This Vietnam community centre by architecture studio 1+two>3 characteristics bamboo roofs thatched with coconut leaves, which pitch inwards to direct rainwater towards a series of planted courtyards .
The Hanoi-based practice built the neighborhood centre in Cam Thanh, an region to the south-east of Hoi An – an outdated trading port on the South China Sea.
Hoi An has a UNESCO-protected city centre and a picturesque coastline, producing it a popular tourist destination. But the far more rural area of Cam Thanh comprises a series of small villages set between mangrove and coconut forests and crisscrossing waterways, and is regularly impacted by heat waves and typhoons.
“Despite getting such fantastic prospective, due to naturally diverse ecology and local handicraft organizations, Cam Thanh stays a poor region with reduced residing standards,” said the architects.
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“The lack of connection in between Cam Thanh and the outdated quarter – the centre attracting both domestic and foreign visitors – has created it tough to market tourism and foster the nearby economic system.”
Cam Thanh Community House was designed to provide a hub for the nearby neighbourhood, but it is hoped that in potential it will also serve as an info centre for visitors enticed away from the historic previous town and into the countryside.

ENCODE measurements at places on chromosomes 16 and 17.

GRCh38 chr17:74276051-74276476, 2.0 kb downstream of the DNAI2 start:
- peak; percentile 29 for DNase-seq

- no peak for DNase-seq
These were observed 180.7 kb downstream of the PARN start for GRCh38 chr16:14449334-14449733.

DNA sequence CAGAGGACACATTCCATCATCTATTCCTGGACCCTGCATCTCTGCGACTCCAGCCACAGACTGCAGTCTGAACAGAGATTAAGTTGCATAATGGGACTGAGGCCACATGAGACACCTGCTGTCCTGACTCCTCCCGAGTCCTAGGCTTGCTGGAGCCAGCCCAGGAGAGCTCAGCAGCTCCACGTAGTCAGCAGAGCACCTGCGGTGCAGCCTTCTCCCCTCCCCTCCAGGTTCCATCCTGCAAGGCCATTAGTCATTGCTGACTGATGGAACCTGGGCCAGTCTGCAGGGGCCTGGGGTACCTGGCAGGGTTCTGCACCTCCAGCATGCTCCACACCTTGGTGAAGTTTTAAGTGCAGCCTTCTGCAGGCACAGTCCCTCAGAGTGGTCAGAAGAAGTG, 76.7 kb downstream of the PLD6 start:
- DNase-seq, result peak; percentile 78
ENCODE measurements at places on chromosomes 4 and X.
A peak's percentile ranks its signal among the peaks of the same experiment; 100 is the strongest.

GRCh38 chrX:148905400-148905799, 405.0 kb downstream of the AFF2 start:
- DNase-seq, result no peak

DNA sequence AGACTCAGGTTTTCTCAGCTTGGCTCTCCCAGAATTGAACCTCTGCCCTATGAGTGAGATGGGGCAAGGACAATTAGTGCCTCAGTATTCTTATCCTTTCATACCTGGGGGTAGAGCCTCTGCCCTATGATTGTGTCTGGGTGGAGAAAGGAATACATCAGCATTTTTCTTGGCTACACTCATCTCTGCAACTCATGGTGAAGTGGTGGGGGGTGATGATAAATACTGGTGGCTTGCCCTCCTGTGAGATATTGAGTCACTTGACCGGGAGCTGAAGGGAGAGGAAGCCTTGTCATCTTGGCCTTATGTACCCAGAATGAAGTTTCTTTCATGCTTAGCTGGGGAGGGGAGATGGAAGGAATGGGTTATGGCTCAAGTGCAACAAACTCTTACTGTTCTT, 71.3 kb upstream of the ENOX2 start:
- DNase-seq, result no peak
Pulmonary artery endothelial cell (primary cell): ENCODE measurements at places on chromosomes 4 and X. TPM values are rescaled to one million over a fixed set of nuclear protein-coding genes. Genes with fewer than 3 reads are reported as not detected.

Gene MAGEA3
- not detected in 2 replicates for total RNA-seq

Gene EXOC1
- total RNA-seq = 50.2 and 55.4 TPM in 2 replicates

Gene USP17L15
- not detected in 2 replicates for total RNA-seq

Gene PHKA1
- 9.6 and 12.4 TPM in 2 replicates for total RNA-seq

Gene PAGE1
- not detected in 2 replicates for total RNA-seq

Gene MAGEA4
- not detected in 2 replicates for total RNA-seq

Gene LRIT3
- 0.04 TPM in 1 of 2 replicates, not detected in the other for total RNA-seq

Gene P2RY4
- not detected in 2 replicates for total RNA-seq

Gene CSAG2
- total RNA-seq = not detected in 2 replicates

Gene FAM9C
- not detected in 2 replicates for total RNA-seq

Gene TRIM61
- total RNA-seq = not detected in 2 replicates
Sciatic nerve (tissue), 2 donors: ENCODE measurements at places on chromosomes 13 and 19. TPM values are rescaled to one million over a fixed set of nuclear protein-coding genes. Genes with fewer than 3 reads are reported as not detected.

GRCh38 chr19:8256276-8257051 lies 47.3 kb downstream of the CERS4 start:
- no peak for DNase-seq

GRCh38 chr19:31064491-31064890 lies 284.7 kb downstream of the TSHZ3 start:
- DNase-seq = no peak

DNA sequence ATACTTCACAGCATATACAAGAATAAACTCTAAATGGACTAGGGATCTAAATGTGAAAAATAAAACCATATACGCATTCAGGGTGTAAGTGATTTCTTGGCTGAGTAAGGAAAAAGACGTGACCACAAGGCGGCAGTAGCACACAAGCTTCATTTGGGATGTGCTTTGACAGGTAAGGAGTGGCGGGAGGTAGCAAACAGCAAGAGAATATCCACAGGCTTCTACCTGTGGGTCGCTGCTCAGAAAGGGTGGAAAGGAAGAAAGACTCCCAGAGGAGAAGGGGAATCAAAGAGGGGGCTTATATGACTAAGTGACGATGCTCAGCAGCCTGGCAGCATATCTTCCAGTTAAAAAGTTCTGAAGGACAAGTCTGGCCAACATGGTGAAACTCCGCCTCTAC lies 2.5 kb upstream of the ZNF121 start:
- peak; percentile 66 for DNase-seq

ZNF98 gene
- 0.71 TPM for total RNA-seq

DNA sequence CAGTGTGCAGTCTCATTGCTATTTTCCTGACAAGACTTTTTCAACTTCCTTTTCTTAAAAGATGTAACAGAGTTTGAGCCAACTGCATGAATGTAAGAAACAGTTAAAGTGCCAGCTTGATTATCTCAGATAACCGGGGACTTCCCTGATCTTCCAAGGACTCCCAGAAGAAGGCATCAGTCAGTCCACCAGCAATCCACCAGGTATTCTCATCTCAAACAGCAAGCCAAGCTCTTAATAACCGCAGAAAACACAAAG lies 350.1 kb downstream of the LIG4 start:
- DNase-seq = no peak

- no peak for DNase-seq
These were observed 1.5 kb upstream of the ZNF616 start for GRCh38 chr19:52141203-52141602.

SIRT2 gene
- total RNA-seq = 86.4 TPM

The centre comprises a cluster of buildings separated by flexible partitions, enabling the area to be adapted for various kinds of meetings, exhibitions and events.
It also supplies more permanent companies for the neighborhood, like a library and a cafeteria.
Wooden columns and a network of bamboo canes supports sloping coconut-thatched roofs, which pitch towards the centre of the web site to divert rainwater into harvesting pools. This recycled water is used to irrigate the centre’s gardens, as well as for toilet flushing.
The courtyards help to ventilate the complex – a feature influenced by the region’s standard courtyard houses.
“The open courts resemble the Hoi An’s ancient quarter houses, employing convection ventilation,” explained the architects.
The walls are manufactured from a double layer of adobe brick – a sort of brick that is sun-dried rather than heated in a kiln – creating an insulating air cushion all around the building.
These robust walls are also developed to aid the developing withstand the force of the region’s winds.
Lush green gardens planted with rows of areca trees – a species of palm identified in tropical places – surround the centre. There is also a playground, a vegetable plot, and a sports activities field.
Vines hang across an expanse of netting strung amongst the trees to shelter the outdoor regions, even though coconut leaf roofs and large-level windows are intended to provide more relief from the sun.
Photography is by Hoang Thuc Hao and Vu Xuan Son.
Architects in charge: Hoang Thuc Hao, Pham Duc Trung, Nguyen Thi Minh Thuy, Le Dinh Hung, Vu Xuan Son
Floor prepare Diagram